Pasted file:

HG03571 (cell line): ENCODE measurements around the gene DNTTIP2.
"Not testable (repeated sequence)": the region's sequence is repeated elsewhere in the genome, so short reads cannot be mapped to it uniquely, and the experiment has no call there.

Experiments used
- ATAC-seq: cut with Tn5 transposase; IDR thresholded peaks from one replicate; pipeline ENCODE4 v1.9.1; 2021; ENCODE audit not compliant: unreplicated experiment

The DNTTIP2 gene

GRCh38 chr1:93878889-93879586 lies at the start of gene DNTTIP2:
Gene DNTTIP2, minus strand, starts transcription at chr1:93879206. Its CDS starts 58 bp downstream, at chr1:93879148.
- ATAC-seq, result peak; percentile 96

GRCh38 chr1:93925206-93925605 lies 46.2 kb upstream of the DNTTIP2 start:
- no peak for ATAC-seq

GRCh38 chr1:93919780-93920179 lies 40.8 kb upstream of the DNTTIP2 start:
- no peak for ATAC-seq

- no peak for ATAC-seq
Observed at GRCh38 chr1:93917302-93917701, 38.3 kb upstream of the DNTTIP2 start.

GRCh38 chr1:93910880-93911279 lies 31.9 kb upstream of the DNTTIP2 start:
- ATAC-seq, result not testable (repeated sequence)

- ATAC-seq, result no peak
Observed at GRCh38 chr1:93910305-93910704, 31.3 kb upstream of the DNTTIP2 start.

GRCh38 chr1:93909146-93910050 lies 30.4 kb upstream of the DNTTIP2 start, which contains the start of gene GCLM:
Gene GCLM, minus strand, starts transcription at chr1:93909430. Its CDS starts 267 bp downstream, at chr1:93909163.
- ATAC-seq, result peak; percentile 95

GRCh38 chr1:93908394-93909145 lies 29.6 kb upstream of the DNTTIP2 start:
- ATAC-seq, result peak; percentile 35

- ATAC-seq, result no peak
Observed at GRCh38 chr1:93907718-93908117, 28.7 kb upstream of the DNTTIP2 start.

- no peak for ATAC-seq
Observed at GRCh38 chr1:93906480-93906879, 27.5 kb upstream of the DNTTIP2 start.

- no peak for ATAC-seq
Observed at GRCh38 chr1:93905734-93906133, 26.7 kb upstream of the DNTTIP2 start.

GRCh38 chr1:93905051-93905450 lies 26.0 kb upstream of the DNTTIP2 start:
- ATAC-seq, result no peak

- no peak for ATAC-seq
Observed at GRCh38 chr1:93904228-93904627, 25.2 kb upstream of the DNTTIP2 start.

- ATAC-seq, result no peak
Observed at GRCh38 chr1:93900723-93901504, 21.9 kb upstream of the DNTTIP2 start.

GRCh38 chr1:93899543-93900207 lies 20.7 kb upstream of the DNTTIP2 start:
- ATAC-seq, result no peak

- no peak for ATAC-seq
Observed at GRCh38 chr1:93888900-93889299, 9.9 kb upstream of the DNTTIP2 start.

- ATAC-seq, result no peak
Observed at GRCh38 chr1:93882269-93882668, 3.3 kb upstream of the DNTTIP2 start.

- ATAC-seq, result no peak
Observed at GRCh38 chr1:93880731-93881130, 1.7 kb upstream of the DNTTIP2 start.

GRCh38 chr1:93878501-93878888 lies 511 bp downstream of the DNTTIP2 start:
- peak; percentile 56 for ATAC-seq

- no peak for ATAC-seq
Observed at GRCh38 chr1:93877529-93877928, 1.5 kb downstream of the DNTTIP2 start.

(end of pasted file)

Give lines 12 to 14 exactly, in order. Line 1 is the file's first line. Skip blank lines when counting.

- no peak for ATAC-seq

- no peak for ATAC-seq
Observed at GRCh38 chr1:93917302-93917701, 38.3 kb upstream of the DNTTIP2 start.